The real flaw in Years of Grace, however, is that there’s so much talking and not a lot of doing. In the third section, when there’s a scandal among Jane’s children (a plot device that also appears in another Pulitzer winner, Ellen Glasgow’s In This Our Life), it’s shocking not because of what the characters involved have done, but because the book has been so sedate up until that point. Jane’s brief dalliance with Andre while they were still teenagers feels like nothing to us today, and would feel the same to her children if they knew. The mores of her generation and those of the the next generation are worlds apart, and she can’t make the adjustment – that, in and of itself, is enough to fill a novel. Barnes’ heroine makes difficult choices, but because she pulls up short, her subsequent regrets seem overly dramatic:

“When you love people, you’ve got to be decent. You want to be decent. You want to be good. Just plain good – the way you were taught to be when you were a little child. Love’s the greatest safeguard in life against evil. I won’t do anything, Jimmy, if I can possibly help it, that will keep me from looking anyone I love in the eye.”

Barnes’ prose is the novel’s other strength beyond Jane’s characterization, as the book flows quickly despite a relative paucity of action. Perhaps writing ten or twenty years later would have allowed to her to do more with the character – to have her put her marriage into real danger, or to go further in the mental what-if gymnastics that bother her throughout her married life. Perhaps some of the more dismal entries in the early years of the Pulitzer Prize have made me go soft, but I actually didn’t mind Years of Grace even with those flaws. It’s a quaint read, but a well-written one, with a main character you will like even if you don’t agree with her choices or feelings.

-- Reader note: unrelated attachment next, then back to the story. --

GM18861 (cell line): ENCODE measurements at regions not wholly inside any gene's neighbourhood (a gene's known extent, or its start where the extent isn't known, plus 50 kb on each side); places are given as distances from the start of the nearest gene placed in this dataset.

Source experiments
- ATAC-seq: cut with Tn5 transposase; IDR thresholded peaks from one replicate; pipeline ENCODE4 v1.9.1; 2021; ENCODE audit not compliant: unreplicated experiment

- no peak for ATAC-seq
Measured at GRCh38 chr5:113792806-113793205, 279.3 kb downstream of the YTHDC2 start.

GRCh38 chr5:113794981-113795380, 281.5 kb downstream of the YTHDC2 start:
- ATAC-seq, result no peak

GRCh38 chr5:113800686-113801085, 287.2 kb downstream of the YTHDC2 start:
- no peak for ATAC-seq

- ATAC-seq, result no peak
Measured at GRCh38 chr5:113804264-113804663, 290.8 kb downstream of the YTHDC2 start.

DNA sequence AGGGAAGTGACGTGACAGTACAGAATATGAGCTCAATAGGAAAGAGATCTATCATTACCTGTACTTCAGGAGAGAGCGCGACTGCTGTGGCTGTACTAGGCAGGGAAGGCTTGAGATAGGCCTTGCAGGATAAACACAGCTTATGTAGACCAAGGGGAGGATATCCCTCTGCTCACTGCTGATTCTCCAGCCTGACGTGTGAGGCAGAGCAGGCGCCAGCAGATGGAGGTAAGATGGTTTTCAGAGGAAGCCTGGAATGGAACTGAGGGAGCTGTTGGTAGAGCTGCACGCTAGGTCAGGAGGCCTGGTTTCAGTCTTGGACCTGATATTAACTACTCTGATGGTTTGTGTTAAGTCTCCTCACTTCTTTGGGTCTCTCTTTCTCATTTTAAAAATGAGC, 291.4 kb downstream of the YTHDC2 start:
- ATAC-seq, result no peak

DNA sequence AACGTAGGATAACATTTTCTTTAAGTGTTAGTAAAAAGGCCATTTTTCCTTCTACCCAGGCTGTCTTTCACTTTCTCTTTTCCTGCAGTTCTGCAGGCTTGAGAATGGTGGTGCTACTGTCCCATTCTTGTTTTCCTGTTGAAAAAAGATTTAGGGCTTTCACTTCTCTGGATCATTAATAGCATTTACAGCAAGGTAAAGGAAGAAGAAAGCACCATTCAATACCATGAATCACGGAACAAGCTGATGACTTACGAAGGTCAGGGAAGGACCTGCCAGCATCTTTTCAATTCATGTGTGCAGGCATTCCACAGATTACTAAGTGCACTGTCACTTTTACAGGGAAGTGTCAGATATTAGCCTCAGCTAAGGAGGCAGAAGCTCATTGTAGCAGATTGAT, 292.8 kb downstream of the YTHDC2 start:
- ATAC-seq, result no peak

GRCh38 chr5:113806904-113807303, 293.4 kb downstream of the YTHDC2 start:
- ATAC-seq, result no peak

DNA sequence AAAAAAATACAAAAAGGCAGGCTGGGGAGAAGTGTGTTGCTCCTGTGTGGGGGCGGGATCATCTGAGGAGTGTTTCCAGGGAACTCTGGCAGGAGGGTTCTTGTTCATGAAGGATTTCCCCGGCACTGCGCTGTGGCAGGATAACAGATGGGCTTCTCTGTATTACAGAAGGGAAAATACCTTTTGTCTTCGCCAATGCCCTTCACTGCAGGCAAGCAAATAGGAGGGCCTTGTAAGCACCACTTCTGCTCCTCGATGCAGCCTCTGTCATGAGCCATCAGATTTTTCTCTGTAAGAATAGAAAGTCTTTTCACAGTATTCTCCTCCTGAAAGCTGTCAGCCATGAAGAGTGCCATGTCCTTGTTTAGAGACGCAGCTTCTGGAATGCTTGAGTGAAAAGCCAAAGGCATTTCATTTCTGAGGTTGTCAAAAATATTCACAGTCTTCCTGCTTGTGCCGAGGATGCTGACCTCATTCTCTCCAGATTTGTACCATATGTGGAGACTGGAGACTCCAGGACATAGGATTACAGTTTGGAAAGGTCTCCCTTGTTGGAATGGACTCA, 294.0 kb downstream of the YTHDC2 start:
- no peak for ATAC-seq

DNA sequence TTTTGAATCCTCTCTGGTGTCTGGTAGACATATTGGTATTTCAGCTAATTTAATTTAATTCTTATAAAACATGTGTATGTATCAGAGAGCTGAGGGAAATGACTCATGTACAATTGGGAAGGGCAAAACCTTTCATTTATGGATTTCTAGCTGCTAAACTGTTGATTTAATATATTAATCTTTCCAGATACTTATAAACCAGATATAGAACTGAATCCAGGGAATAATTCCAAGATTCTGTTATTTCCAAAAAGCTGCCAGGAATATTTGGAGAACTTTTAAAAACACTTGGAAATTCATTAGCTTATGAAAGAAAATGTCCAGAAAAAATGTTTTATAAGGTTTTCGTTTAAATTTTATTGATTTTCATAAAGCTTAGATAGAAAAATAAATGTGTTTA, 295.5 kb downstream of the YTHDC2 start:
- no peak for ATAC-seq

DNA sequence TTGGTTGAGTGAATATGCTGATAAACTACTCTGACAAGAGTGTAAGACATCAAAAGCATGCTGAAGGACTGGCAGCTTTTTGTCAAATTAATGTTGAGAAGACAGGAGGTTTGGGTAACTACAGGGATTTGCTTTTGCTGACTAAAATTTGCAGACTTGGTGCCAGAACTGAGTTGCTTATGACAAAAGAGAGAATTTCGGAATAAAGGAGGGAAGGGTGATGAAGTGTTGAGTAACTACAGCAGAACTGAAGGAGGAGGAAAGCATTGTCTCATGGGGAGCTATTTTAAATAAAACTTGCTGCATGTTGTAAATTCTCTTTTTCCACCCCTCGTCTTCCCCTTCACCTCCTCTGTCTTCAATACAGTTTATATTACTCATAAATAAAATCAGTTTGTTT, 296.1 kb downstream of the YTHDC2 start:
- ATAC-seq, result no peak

Aside: There’s very little about the book available online, but it makes an incongruous appearance on a Real Simple list of 50 books recommended by modern authors. It didn’t even merit a full review in the New York Times when it was first published, appearing as the first review in a two-page collection of shorter writeups.

Next up: I’m reading Ellen Glasgow’s In This Our Life, which I mentioned above.

The Store.

Thomas Stribling’s The Store appears to be one of the most obscure winners on the Pulitzer Prize for the Novel/Fiction list; the only copy in the entire state of Delaware was at the University, and a friend in Boston reported that she could only find one copy in the area, with the other two books in this trilogy completely unavailable. You can buy it new, for $32 on Kindle or $40 in paperback, from the University of Alabama press, pricing that I interpret as an acknowledgment that if you’re looking for this book, you either really have to have it for school/work reasons, or you’re a completist trying to read the entire Pulitzer list. The cost may be the main reason the book is hard to find, but the text itself, while actually quite funny for its era and full of interesting, eccentric characters, is incredibly problematic in the pervasive racism and anti-Semitism, not just in the characters’ views but often in the descriptive prose itself. Language that may have been acceptable when Stribling wrote the book in 1931 or in the time of the book’s setting right after the Civil War is offensive today, even if you want to make a sort of park-adjustment for the context in which it was written. There are white characters in The Store who have what would have been seen as progressive views on race, but it’s hard to read it now without thinking of how backwards the rural south was for decades after the end of slavery.